Mar 21 2012

Hanoi people: The Consular Officer

Published by at 10:32 pm under Hanoi people

Nalini Sadai started work for Britain’s Foreign Commonwealth Office (FCO) 10 years ago. She started off in London and then, in 2007, moved to Jamaica as Vice-Consul. She’s now the Consular Regional Operations Manager for Vietnam and Burma. I met with her to discuss her consular work and to find out what advice and help her office can provide and to whom in Vietnam (a second post, focused on advice regarding theft and passports, will follow).

Home of the Consular

Home of the consul.

Of course, being part of the British Embassy, the consular section exists to help British nationals — as well as nationals from EU countries that aren’t represented in Vietnam — however, the advice they provide is generally relevant to all nationalities. While she is based in Hanoi, with a team, the office is also represented in Ho Chi Minh City.

“I really enjoy my work; it varies day to day. It can often be reactionary, when something goes wrong, but it’s balanced with proactive activities, such as outreach to other areas in Vietnam,” Nalini told me. “The work here is very different to the work in Jamaica. Jamaica has an established tourism industry so a lot of our work was prisoner focused, particularly drug trafficking, but in Vietnam, tourism is more of an emerging market so the issues are different.”

Nalini summarised her department’s desire as “wanting people to have a trouble-free holiday”. As many of you will recognise, one small issue can ruin a trip, so it’s best to avoid those issues. “We want people to think about things before they travel to ensure they have a safe holiday,” she said.

While more people are travelling independently, many don’t research the countries they are visiting, leaving more room for problems to occur, Nalini said. What research people should do? “For example, a lot of people have problems at the hotel they are staying in, because they just turned up, it was cheap and so they decided to stay there. But then after they’ve had a bad experience they look online and find that other people have had similar problems. If they’d known that first they may have avoided the issues.”

I point out that independent travellers often don’t want to book in advance and like the flexibility of being able to show up and find somewhere that’s good value; Nalini understood this, but we agreed that compiling a shortlist of recommended hotels in advance, maybe booking the first few nights and then exploring other options/places once you arrive is a good idea.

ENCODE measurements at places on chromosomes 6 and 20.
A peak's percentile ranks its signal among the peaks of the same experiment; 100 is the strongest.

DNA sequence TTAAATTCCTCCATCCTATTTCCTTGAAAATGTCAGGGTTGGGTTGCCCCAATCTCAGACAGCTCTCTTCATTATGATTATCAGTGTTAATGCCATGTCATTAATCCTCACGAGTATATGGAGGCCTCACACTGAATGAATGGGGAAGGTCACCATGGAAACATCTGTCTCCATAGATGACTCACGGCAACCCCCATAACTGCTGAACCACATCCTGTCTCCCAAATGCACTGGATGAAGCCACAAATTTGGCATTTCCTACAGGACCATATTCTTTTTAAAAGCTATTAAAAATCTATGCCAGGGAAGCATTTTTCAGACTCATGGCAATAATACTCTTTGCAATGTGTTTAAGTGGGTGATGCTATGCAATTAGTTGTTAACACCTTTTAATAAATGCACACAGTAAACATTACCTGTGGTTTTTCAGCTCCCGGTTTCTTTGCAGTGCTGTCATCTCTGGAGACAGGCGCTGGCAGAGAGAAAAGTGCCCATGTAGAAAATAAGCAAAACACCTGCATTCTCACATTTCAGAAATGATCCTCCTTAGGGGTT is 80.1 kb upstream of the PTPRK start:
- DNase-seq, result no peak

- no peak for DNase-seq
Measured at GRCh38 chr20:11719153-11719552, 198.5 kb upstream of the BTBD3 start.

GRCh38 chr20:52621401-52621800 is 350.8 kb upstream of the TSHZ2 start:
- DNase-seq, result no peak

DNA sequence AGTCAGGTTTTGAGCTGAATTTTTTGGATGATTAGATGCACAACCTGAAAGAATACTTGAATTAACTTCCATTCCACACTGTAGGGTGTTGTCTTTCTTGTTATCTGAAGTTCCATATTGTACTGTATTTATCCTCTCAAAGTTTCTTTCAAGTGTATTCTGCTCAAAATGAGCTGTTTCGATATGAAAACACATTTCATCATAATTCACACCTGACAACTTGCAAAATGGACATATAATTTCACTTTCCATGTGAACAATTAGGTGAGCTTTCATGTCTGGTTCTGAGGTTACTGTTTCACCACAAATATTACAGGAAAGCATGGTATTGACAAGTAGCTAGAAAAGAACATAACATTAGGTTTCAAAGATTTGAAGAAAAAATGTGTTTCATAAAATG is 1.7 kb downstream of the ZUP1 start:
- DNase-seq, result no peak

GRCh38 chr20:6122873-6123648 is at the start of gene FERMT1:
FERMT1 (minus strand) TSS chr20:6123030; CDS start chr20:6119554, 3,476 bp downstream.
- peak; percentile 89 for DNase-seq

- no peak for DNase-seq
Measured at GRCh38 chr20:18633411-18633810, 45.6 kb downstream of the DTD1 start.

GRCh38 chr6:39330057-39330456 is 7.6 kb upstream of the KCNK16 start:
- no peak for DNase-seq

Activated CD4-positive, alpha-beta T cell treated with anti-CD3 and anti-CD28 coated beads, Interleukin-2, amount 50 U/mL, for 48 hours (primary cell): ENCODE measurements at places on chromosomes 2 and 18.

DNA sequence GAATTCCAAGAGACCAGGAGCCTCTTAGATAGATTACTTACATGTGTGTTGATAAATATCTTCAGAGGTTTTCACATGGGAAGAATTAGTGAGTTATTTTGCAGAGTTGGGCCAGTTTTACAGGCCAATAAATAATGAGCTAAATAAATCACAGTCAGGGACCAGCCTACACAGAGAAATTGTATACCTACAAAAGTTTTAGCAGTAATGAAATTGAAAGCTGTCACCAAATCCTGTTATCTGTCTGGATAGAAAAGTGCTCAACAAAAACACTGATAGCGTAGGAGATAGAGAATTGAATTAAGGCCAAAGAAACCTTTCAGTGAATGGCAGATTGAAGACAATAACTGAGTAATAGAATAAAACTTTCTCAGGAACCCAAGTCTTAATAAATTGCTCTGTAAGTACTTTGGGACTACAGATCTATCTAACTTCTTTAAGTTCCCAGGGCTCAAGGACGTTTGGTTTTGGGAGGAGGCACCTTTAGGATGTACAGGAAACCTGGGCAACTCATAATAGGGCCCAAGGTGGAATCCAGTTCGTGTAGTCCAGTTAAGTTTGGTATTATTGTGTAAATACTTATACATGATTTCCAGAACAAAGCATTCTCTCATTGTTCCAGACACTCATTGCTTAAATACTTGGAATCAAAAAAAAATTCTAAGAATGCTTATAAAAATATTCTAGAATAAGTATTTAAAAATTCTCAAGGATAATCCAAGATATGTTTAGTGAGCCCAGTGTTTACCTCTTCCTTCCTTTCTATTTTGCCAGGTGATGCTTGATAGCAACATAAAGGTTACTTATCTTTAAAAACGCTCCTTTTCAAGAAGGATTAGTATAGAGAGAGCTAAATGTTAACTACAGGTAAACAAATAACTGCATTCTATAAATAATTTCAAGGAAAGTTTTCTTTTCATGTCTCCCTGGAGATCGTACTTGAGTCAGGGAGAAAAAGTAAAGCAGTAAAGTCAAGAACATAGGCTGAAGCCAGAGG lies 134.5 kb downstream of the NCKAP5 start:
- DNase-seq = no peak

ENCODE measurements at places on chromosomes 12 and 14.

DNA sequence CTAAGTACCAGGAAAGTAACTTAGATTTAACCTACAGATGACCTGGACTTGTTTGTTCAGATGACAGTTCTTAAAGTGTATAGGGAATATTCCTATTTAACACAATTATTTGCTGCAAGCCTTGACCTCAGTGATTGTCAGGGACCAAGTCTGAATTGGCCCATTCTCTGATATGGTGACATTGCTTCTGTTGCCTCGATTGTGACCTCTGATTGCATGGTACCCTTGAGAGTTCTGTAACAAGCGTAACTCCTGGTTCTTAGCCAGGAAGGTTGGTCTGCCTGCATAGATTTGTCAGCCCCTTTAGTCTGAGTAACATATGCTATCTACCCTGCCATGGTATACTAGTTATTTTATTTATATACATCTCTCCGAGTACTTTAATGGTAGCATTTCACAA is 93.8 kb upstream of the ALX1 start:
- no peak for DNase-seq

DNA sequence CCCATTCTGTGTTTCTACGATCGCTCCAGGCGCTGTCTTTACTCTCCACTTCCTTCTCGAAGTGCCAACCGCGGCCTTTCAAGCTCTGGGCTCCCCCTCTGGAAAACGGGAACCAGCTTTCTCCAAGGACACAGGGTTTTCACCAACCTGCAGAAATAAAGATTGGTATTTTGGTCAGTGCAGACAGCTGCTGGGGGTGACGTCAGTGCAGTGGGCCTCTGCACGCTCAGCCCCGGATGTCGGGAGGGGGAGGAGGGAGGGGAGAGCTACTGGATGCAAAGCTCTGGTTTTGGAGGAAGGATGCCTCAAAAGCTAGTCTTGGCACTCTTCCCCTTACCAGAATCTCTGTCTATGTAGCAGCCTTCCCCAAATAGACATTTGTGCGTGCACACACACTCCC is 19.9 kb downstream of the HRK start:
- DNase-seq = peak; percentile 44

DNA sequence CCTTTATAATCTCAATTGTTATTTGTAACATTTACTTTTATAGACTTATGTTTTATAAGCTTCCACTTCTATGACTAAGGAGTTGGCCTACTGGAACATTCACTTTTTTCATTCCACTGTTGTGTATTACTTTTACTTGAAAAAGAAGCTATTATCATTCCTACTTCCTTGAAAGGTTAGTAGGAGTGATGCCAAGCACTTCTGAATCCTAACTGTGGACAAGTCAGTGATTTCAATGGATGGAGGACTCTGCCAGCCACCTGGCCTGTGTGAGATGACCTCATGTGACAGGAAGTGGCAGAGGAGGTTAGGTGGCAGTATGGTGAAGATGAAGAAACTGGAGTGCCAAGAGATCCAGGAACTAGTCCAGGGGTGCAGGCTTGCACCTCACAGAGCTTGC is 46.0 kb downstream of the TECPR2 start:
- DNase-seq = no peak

Nalini said she and her team wanted to highlight a few of the recommendations the FCO makes to tourists. Firstly, stay in touch with family. “You might have left an itinerary, but send an email or a message when you get somewhere new so they don’t worry; have a good time but don’t forget about the people back home,” she said. “Be aware that Facebook is not always accessible in Vietnam so don’t rely on it for communication.”

As well, she said, find out about local laws and customs in the place that you are visiting; specific sections within the FCO travel advice for each country should help you understand the key areas you should know about. She notes that at the moment it’s avian flu season, with some reports of people catching it, “so be aware of where you’re going and take precautions if necessary. Food hygiene is also important; be careful of what you’re eating.”

A big one is travel insurance, the mention of which makes Nalini shake her head in dismay at the number of people who travel without it.

“People apply UK standards to the rest of the world, and this isn’t always going to be the case… In Vietnam, if you don’t have health insurance it may be difficult to access healthcare. In an emergency you will get treated, but there will come a point when the hospital admin will take over and problems will arise if your fees aren’t covered. This doesn’t only affect you but also the people travelling with you. And bear in mind that pre-existing conditions aren’t usually covered.”

Don't get too close to the edge

Don't get too close to the edge.

Finally she warns of getting too close to Vietnam’s borders: “If you’re trekking on your own you might not realise you are close to a border or in a restricted area and it could result in you being arrested.”

The British Embassy in Hanoi is located at 31 Hai Ba Trung and the address for the British Consulate General in Ho Chi Minh City is 25 Le Duan, District 1. The Embassy and Consulate are open until 16:45 and the consular sections have public opening times from 08:30 to 11:30 Monday to Friday, and take emergency calls until 16:45 (not including public holidays). If you require help in an emergency outside of these hours you can speak to someone in the FCO Global Response Centre, charged at a local Vietnam call rate using an option from the switchboard number.

Useful links
All types of travelling:
Gap year:
Responsible tourism:
Travel advice by country:
British Embassy and consulate general site:
Vietnam specific travel advice:

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